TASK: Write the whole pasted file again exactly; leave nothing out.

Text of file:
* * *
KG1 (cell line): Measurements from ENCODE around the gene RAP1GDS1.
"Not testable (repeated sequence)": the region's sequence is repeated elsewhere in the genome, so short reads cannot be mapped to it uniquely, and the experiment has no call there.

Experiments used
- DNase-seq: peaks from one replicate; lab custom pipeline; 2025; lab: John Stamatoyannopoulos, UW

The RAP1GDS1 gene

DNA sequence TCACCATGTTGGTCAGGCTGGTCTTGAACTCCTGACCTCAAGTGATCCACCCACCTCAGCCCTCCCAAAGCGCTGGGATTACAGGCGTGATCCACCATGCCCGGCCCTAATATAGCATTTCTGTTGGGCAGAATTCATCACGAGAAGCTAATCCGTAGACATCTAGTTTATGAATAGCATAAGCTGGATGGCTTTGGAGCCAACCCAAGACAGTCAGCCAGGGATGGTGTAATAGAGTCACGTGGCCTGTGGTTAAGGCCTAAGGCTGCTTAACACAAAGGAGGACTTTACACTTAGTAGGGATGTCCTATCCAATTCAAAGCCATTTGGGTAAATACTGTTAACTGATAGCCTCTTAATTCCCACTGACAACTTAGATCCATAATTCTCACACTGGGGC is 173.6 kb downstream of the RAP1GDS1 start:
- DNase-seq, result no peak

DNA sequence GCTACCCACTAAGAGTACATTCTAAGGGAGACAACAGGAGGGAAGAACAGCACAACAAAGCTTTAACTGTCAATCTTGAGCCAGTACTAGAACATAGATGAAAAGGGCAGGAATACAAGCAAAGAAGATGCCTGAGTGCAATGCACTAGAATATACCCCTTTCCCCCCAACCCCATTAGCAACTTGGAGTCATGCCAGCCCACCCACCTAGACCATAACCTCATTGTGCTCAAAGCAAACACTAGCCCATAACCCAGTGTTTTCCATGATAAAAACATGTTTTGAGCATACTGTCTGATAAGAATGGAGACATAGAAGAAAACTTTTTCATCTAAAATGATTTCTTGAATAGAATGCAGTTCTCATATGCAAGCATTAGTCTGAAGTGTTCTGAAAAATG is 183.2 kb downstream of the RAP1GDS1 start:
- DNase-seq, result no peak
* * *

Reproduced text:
KG1 (cell line): Measurements from ENCODE around the gene RAP1GDS1.
"Not testable (repeated sequence)": the region's sequence is repeated elsewhere in the genome, so short reads cannot be mapped to it uniquely, and the experiment has no call there.

Experiments used
- DNase-seq: peaks from one replicate; lab custom pipeline; 2025; lab: John Stamatoyannopoulos, UW

The RAP1GDS1 gene

DNA sequence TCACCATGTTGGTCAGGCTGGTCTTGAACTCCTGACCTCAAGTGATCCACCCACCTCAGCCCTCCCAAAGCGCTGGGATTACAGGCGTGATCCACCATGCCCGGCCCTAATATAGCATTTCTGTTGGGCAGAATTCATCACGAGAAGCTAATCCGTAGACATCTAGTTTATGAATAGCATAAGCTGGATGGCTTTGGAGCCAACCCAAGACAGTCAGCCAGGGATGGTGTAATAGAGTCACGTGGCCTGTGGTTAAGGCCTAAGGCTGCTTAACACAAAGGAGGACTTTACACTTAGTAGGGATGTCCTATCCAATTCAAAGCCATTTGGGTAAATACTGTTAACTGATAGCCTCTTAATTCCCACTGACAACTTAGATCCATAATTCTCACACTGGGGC is 173.6 kb downstream of the RAP1GDS1 start:
- DNase-seq, result no peak

DNA sequence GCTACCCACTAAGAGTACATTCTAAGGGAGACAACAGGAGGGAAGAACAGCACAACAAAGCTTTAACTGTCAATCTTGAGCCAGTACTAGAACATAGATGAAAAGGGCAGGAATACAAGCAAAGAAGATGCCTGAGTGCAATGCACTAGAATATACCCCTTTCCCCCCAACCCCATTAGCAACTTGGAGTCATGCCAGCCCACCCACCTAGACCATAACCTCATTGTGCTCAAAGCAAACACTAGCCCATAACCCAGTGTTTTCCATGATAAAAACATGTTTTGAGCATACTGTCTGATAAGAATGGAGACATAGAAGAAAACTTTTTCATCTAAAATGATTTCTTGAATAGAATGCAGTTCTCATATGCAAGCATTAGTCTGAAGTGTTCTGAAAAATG is 183.2 kb downstream of the RAP1GDS1 start:
- DNase-seq, result no peak